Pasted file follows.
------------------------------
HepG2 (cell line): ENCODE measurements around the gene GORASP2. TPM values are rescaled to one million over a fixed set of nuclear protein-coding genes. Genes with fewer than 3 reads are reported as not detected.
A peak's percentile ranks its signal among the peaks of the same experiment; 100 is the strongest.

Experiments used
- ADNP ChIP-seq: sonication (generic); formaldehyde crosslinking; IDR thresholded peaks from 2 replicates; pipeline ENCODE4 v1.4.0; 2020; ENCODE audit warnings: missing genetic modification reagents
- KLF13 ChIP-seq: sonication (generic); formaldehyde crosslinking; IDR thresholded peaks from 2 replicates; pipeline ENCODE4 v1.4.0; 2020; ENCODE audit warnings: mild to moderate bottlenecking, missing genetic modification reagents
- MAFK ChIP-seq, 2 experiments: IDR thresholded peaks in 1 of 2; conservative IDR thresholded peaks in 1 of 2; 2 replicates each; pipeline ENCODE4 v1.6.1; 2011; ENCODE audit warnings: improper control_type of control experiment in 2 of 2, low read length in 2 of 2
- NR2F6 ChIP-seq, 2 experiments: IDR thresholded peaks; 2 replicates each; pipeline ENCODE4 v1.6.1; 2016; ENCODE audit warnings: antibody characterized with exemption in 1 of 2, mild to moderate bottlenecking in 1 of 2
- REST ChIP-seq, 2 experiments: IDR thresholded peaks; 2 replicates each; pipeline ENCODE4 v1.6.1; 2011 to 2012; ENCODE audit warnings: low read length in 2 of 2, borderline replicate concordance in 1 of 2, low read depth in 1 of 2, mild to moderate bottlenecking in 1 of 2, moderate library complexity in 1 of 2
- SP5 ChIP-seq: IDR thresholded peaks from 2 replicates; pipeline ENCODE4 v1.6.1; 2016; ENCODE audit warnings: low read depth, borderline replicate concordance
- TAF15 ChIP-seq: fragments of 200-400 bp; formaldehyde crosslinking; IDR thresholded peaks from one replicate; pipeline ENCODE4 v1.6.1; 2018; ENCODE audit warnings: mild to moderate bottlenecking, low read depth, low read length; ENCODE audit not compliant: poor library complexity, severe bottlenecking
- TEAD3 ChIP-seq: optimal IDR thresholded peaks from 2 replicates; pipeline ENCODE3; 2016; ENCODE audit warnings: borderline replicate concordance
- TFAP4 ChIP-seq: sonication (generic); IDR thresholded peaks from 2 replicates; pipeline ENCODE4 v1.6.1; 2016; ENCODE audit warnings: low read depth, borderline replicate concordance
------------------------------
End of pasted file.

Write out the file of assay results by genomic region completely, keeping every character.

HepG2 (cell line): ENCODE measurements around the gene GORASP2. TPM values are rescaled to one million over a fixed set of nuclear protein-coding genes. Genes with fewer than 3 reads are reported as not detected.
A peak's percentile ranks its signal among the peaks of the same experiment; 100 is the strongest.

Experiments used
- ADNP ChIP-seq: sonication (generic); formaldehyde crosslinking; IDR thresholded peaks from 2 replicates; pipeline ENCODE4 v1.4.0; 2020; ENCODE audit warnings: missing genetic modification reagents
- KLF13 ChIP-seq: sonication (generic); formaldehyde crosslinking; IDR thresholded peaks from 2 replicates; pipeline ENCODE4 v1.4.0; 2020; ENCODE audit warnings: mild to moderate bottlenecking, missing genetic modification reagents
- MAFK ChIP-seq, 2 experiments: IDR thresholded peaks in 1 of 2; conservative IDR thresholded peaks in 1 of 2; 2 replicates each; pipeline ENCODE4 v1.6.1; 2011; ENCODE audit warnings: improper control_type of control experiment in 2 of 2, low read length in 2 of 2
- NR2F6 ChIP-seq, 2 experiments: IDR thresholded peaks; 2 replicates each; pipeline ENCODE4 v1.6.1; 2016; ENCODE audit warnings: antibody characterized with exemption in 1 of 2, mild to moderate bottlenecking in 1 of 2
- REST ChIP-seq, 2 experiments: IDR thresholded peaks; 2 replicates each; pipeline ENCODE4 v1.6.1; 2011 to 2012; ENCODE audit warnings: low read length in 2 of 2, borderline replicate concordance in 1 of 2, low read depth in 1 of 2, mild to moderate bottlenecking in 1 of 2, moderate library complexity in 1 of 2
- SP5 ChIP-seq: IDR thresholded peaks from 2 replicates; pipeline ENCODE4 v1.6.1; 2016; ENCODE audit warnings: low read depth, borderline replicate concordance
- TAF15 ChIP-seq: fragments of 200-400 bp; formaldehyde crosslinking; IDR thresholded peaks from one replicate; pipeline ENCODE4 v1.6.1; 2018; ENCODE audit warnings: mild to moderate bottlenecking, low read depth, low read length; ENCODE audit not compliant: poor library complexity, severe bottlenecking
- TEAD3 ChIP-seq: optimal IDR thresholded peaks from 2 replicates; pipeline ENCODE3; 2016; ENCODE audit warnings: borderline replicate concordance
- TFAP4 ChIP-seq: sonication (generic); IDR thresholded peaks from 2 replicates; pipeline ENCODE4 v1.6.1; 2016; ENCODE audit warnings: low read depth, borderline replicate concordance